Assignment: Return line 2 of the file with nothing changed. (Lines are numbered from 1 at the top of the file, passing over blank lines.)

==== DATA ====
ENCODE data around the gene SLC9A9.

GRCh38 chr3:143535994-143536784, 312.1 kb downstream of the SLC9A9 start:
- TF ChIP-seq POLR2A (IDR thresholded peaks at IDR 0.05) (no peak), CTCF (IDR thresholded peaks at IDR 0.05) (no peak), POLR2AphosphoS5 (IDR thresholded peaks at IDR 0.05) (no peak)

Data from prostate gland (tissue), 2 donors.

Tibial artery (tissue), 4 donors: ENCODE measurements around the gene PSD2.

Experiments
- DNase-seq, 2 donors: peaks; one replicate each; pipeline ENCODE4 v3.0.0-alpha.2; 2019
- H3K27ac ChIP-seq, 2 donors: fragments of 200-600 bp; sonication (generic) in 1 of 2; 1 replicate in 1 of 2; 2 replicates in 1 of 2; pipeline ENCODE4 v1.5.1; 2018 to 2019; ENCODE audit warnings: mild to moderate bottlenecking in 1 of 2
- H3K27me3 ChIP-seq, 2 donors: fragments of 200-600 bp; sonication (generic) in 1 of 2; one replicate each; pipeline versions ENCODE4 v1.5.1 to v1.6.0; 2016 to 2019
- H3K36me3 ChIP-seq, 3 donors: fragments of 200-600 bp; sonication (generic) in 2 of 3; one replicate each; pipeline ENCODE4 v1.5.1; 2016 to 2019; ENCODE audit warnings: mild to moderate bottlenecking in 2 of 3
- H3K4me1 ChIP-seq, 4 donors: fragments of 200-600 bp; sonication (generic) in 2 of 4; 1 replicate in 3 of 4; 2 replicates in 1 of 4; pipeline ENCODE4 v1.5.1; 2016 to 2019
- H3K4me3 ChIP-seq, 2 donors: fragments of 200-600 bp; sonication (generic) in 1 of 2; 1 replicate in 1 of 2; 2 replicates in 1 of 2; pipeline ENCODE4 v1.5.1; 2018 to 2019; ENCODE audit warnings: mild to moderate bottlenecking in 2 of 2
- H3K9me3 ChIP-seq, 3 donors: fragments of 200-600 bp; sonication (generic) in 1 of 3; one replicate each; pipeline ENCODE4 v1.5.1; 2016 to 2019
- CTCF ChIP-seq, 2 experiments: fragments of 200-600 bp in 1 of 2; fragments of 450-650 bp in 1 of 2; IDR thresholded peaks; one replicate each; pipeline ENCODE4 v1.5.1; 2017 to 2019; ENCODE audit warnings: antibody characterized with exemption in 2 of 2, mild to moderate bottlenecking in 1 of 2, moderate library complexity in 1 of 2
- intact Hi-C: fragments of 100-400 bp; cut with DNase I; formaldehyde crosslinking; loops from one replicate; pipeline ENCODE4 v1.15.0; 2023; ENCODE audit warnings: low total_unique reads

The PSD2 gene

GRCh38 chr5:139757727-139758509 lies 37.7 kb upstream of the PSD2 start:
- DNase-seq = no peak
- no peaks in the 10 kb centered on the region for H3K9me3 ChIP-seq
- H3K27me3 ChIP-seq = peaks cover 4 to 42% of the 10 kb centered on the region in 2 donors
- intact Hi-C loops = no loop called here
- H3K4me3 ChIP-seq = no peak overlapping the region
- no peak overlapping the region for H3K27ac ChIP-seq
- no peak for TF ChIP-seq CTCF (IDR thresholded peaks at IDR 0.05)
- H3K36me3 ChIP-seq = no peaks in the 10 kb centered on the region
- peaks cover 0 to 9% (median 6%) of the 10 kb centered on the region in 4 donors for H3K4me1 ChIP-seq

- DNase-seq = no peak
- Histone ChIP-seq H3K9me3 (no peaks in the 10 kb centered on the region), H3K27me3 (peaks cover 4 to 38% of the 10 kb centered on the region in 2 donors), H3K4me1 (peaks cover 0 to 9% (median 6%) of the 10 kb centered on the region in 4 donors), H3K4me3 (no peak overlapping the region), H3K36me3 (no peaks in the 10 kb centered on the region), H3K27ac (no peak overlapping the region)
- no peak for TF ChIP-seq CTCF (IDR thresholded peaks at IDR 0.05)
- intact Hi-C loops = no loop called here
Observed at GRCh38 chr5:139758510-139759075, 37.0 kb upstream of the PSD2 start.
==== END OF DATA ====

GRCh38 chr3:143535994-143536784, 312.1 kb downstream of the SLC9A9 start: